Like the instruments in a large symphony orchestra, not all genes are in action simultaneously. Many genes function only for a few hours or days before switching off, never to function again. Such genes play critical roles—for example, in directing how the sperm fertilizes the egg, or in the early stages of the embryo, dictating the timing of cell replication, organization, migration into defined regions, and differentiation into specialized tissues and organs. Many genes participate in these many stages, but only briefly. Later in life, there are occasions (for example, when the body is threatened by certain types of cancer) when some embryonic genes turn on again and even begin manufacturing embryonic proteins.
Imagine for a moment the orchestra of genes necessary to create and run the human heart. Structural genes are responsible for influencing primitive embryonic cells into becoming the genetically predestined specialized cells of the heart muscle, capable of producing rhythmic beats for a lifetime. Other genes meanwhile simultaneously are forming and organizing the inner lining of the heart and the cement (fibrous collagen tissue) that holds all of these cells together. In another orchestral section, other genes are responsible for developing and laying out the coronary arteries and their branches as well as their inner linings and vessel wall structure. Synchronized, harmonious gene action is vital to ensure that the inner lining of the coronary arteries, the collagen and muscle of the arteries and veins, and the connections between their tributaries are formed and integrated. In simultaneous but separate action, another set of genes functions to develop and thread the key nerves that convey the electrical impulses controlling the heartbeat. The geography of the coronary arteries, and even the electrocardiogram, directly reflect the functions of genes. Defects in any one of these critical genes may result in fatal genetic diseases of the heart muscle (cardiomyopathy) or inherited disturbances of heart rhythm (arrhythmias) like those that have caused the deaths of various famous sports figures on the court or the playing field. Genes even dictate that the heart be positioned on the left side. When these so-called laterality genes are defective, the heart could fail to rotate, remaining instead on the right side of the chest. The same (and possibly other) laterality genes can reverse the positions of the spleen and liver.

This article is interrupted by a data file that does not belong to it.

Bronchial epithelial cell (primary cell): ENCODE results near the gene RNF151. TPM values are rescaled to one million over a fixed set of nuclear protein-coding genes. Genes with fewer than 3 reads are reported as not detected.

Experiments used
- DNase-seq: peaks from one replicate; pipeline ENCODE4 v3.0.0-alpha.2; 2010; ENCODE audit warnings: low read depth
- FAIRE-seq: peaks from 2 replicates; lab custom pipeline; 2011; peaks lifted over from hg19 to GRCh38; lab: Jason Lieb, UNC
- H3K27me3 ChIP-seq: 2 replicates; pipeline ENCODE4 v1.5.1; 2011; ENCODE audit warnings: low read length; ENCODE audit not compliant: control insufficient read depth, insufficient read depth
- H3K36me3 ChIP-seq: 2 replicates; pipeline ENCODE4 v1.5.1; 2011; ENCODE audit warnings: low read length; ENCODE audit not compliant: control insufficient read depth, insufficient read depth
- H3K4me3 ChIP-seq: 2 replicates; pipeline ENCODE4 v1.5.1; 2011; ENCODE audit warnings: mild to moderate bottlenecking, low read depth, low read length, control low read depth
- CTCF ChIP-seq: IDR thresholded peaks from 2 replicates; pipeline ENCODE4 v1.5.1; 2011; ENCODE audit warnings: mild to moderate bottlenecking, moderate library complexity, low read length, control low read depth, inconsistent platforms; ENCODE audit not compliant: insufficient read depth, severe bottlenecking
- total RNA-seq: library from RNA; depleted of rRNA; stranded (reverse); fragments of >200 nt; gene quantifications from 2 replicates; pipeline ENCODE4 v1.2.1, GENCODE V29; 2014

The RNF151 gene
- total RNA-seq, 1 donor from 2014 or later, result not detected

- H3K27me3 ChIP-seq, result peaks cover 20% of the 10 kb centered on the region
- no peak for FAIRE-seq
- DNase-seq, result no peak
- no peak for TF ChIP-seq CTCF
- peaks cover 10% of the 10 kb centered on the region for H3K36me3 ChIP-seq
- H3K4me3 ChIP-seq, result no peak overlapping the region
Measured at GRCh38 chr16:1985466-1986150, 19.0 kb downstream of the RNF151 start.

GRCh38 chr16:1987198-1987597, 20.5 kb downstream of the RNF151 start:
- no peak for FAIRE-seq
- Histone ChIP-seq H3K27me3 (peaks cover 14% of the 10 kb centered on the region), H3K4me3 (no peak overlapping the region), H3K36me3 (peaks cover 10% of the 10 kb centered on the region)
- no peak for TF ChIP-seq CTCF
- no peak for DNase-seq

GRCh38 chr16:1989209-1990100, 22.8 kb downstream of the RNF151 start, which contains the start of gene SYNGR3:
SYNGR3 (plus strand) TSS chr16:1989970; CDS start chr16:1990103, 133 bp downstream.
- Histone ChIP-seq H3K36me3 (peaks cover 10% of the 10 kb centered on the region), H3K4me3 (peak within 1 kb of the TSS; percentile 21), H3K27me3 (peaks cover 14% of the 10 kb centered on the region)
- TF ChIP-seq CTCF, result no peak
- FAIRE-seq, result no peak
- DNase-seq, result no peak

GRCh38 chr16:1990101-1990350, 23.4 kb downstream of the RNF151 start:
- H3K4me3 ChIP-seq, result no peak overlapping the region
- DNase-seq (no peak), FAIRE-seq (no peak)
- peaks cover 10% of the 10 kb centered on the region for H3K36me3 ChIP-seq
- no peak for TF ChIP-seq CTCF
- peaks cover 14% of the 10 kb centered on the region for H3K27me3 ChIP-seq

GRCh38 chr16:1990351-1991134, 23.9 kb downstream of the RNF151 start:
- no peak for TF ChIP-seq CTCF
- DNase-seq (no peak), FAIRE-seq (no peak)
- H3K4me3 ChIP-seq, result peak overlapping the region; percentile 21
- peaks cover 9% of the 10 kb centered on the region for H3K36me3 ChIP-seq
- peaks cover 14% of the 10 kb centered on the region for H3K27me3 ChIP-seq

This brief introduction serves as a broad outline of why and what you should know about your genes, and the importance of this knowledge to you and your loved ones. This early preview of the complex nature of gene function sets the stage for more detailed discussions. Remember, to know is to care, and caring takes effort.